Should I Give Up on Passing the Bar Exam?
Failing the bar exam is not a good feeling. And unfortunately for some, the second time isn’t always the charm. Nor the third. Nor the fourth. We’ve even had 6+ time takers come to us for advice. And we want to be clear: there is no shame in failing the bar exam. It is a ridiculously hard test that is in no way a predictive indicator of future success. While we always want to be encouraging and help those who failed the bar exam find the key to passing, we also understand that many eventually hit a point where they question whether they should give up on passing the bar exam. After all, studying for the bar takes a lot out of you physically, emotionally, and financially.
Should I Give Up on Passing the Bar Exam?
So when is enough enough? When is it okay to give up on passing the bar exam? The short answer is that there is no right or wrong answer. Everyone in this circumstance experiences it in their own unique way. For some, it might be worth many attempts. Others might feel the need to stop at some point. If you are considering giving up on passing the bar exam, please know that you are NOT a failure. It does not make you a quitter, it does not make you are a lesser person, and it does not mean you’ve wasted any part of your life. It just might mean that your own personal circumstances dictate that it’s time for you to move on.
Unfortunately, there’s no magic answer on the right time to give up on passing the bar exam. But if it is something you are thinking about, here are some factors to consider.
1. Your Bar Exam Results
If you are considering giving up on passing the bar exam, be sure to give good consideration to your results thus far. If you’ve been very close to passing, that could be a sign that just a bit more work or a tweak in your study habits could push you over the top on your next attempt. But even if you haven’t been all that close to passing, look a little deeper into your results. Do you consistently struggle with one portion, such that getting intensive help on that portion could dramatically boost your score? How have your study habits been? Have you been taking the same approach every exam, yet expecting different results? Perhaps a significant change in your prep approach could result in a score increase. What kind of resources would you personally need to succeed? Maybe you aren’t surrounding yourself with materials that are going to help YOU pass the bar exam.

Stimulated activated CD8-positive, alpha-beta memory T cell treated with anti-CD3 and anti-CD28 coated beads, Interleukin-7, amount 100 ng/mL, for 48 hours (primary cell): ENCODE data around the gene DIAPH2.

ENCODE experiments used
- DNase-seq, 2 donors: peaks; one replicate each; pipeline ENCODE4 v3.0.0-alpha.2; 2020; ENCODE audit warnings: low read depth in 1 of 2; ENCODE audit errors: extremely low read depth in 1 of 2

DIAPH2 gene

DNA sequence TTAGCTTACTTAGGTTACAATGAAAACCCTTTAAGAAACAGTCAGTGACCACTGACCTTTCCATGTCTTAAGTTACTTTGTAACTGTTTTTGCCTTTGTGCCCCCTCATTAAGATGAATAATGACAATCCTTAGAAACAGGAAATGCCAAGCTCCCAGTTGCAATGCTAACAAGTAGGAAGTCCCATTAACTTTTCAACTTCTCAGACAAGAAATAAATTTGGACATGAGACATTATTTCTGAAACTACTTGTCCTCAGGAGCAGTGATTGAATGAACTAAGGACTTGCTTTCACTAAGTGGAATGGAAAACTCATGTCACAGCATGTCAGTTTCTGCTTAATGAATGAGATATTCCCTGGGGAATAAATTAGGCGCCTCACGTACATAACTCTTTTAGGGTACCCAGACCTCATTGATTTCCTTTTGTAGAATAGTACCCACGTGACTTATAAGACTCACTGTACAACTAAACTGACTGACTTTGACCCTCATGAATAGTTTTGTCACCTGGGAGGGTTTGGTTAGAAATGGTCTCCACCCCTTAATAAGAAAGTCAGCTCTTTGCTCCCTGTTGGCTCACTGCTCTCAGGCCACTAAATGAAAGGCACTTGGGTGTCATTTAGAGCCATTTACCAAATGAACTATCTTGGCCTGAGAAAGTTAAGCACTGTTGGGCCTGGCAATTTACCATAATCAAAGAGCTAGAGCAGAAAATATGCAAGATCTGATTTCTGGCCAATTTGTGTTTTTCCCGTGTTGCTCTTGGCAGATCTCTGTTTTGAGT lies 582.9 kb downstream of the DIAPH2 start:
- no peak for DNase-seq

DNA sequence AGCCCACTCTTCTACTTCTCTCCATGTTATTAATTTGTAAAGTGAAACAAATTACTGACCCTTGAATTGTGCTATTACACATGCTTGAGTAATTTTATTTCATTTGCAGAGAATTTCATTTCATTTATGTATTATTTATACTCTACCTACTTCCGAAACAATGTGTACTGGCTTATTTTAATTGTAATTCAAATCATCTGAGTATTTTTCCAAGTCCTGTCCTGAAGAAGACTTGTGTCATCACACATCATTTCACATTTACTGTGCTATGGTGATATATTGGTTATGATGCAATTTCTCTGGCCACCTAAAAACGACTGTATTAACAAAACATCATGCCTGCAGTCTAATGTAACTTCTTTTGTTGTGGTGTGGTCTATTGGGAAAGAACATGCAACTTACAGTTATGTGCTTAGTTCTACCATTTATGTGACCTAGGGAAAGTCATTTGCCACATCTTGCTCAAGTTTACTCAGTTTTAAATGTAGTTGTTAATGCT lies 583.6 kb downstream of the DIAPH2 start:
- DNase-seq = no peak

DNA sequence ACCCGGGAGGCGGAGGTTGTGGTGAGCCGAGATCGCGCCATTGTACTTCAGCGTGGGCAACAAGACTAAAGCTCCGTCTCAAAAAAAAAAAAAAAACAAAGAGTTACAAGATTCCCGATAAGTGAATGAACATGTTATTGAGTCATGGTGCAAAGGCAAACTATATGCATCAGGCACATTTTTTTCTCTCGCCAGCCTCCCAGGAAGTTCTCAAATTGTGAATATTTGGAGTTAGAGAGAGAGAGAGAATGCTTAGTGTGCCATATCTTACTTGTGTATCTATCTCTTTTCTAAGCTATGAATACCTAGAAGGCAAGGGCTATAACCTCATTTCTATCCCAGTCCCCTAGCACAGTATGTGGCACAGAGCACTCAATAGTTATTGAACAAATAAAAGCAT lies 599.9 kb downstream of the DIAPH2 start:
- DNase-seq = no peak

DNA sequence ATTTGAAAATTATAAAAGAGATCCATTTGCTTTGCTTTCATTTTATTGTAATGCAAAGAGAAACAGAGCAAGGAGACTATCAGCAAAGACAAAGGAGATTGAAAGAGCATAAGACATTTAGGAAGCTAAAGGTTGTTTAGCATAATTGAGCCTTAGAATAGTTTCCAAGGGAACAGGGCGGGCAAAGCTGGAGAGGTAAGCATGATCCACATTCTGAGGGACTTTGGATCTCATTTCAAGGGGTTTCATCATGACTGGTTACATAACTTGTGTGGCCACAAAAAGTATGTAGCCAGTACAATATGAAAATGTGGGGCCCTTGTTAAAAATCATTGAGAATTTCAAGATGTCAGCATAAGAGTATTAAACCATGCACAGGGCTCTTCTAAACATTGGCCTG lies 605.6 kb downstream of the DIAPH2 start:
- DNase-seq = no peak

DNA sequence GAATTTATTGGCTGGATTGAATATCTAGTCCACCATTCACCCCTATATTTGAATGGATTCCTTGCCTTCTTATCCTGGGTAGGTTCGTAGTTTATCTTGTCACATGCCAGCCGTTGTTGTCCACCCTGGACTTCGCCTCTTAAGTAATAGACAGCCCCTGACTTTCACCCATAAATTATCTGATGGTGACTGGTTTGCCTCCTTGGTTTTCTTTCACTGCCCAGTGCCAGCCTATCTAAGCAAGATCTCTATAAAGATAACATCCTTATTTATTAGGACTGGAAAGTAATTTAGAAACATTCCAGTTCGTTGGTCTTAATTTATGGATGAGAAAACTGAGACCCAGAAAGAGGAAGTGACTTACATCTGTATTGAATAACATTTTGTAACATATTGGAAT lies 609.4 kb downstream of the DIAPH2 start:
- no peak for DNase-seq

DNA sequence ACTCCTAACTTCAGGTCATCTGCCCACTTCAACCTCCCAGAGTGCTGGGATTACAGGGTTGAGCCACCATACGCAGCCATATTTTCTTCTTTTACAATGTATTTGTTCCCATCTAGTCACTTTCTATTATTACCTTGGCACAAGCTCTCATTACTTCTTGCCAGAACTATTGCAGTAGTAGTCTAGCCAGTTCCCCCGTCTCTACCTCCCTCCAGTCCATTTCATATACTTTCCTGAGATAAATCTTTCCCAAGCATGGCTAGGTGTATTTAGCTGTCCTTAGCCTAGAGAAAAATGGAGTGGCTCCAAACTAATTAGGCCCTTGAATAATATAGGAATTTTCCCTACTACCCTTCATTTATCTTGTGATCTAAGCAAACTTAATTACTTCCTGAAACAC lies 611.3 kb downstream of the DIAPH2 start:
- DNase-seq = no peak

Take some time to think about how your past attempts have gone and whether there is still room to change and grow. If you’ve worked with someone like a tutor or an academic advisor, sit down with them and share what you’re feeling. Have a discussion about whether there are new things you can try. If you don’t have someone like that to talk to, consider something like our bar exam consultations. One of our bar exam experts would be happy to sit down with you and dissect your previous approaches to the exam. Tell them that you are thinking about giving up on passing the bar exam but want to know if there are still new avenues and study strategies to pursue. At JD Advising, we take pride in our ability to help repeat takers pass the bar. Our strategies are time-tested and truly beneficial for those who need a new approach. Thus, if anyone can help you come up with a plan to push you over that elusive hump, it is one of our experts!